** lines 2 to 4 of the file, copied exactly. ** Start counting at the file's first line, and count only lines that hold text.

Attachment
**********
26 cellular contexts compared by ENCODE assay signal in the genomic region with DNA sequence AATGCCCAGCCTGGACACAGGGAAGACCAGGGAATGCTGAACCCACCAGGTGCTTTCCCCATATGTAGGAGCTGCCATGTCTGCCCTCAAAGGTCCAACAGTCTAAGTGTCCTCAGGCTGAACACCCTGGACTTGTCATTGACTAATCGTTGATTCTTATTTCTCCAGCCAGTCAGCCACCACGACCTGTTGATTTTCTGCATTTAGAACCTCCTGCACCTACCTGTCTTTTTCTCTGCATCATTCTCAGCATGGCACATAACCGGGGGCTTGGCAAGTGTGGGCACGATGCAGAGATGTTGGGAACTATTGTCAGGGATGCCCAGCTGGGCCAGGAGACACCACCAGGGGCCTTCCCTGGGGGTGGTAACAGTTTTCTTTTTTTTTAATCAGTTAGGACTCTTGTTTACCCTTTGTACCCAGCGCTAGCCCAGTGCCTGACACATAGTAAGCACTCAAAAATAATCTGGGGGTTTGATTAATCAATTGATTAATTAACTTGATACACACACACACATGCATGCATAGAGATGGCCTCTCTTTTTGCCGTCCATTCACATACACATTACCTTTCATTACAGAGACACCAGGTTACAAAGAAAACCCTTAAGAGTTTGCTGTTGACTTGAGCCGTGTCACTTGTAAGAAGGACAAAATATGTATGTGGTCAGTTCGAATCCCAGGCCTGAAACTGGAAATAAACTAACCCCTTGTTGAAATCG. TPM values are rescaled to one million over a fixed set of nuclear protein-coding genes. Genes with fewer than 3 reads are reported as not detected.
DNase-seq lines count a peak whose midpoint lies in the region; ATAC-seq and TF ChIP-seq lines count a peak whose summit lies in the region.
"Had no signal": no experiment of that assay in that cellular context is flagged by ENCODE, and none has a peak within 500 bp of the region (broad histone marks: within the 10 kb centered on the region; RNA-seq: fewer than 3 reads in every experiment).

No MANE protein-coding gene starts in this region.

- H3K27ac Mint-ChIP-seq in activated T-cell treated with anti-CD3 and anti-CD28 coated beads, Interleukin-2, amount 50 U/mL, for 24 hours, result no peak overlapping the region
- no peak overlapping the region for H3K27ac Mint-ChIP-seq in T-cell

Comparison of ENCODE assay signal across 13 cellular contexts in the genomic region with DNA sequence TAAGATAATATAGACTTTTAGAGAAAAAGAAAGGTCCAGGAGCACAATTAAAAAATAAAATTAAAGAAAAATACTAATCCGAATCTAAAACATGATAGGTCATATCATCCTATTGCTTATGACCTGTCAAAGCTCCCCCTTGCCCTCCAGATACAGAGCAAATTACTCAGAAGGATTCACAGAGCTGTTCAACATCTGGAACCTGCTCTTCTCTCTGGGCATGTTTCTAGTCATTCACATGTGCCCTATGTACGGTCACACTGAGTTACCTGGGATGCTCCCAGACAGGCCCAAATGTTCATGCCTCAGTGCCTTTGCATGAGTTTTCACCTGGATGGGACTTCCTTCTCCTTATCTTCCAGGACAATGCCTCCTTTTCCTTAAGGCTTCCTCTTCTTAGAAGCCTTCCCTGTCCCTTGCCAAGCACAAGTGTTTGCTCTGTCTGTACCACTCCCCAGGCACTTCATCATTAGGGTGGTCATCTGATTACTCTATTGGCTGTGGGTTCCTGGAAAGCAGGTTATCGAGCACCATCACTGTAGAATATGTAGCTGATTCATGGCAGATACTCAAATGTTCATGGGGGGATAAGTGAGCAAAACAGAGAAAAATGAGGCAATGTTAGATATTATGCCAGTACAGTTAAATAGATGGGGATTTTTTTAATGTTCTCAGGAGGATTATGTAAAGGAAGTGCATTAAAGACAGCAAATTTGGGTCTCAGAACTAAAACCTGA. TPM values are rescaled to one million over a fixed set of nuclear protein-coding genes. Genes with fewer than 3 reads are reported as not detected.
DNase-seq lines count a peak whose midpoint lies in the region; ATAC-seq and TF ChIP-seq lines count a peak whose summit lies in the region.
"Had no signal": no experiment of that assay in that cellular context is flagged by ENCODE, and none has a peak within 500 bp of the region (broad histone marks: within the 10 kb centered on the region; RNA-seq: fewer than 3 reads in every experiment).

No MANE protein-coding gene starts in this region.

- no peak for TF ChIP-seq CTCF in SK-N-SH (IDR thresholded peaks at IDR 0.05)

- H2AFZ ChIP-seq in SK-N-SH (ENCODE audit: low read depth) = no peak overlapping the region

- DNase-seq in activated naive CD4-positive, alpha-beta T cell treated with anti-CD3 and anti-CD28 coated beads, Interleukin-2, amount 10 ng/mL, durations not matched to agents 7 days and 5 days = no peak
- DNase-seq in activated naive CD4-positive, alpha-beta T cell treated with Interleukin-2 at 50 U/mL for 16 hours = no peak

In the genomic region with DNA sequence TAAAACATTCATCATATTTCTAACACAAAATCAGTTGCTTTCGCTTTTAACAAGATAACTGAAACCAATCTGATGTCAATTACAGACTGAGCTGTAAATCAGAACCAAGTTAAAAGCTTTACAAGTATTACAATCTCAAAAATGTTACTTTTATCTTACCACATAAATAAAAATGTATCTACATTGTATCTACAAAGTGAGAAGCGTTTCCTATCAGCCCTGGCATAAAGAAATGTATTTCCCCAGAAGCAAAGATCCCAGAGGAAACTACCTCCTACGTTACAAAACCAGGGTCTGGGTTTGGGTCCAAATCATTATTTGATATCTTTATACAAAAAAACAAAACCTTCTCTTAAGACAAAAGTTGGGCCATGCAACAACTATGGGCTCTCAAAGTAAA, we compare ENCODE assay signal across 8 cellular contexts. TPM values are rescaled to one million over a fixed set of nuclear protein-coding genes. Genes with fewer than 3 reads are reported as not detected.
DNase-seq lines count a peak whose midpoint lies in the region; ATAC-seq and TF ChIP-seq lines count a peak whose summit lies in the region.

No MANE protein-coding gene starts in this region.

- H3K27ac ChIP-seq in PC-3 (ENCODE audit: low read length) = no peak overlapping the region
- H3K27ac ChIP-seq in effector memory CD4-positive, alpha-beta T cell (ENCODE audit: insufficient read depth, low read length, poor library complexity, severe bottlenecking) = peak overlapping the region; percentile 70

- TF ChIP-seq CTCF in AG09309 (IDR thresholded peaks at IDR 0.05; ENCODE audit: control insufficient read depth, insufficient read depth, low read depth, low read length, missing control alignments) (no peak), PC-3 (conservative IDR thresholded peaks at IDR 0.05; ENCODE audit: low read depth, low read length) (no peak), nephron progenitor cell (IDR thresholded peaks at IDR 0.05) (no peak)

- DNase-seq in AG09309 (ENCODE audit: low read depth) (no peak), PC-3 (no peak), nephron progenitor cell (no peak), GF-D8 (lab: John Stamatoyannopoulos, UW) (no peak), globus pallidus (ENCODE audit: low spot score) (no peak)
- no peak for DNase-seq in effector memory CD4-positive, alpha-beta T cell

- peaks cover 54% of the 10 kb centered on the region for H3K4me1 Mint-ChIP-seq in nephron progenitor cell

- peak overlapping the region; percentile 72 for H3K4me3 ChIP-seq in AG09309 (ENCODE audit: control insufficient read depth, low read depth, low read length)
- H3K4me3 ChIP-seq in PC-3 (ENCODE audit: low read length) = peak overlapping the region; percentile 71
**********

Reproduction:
DNase-seq lines count a peak whose midpoint lies in the region; ATAC-seq and TF ChIP-seq lines count a peak whose summit lies in the region.
"Had no signal": no experiment of that assay in that cellular context is flagged by ENCODE, and none has a peak within 500 bp of the region (broad histone marks: within the 10 kb centered on the region; RNA-seq: fewer than 3 reads in every experiment).

No MANE protein-coding gene starts in this region.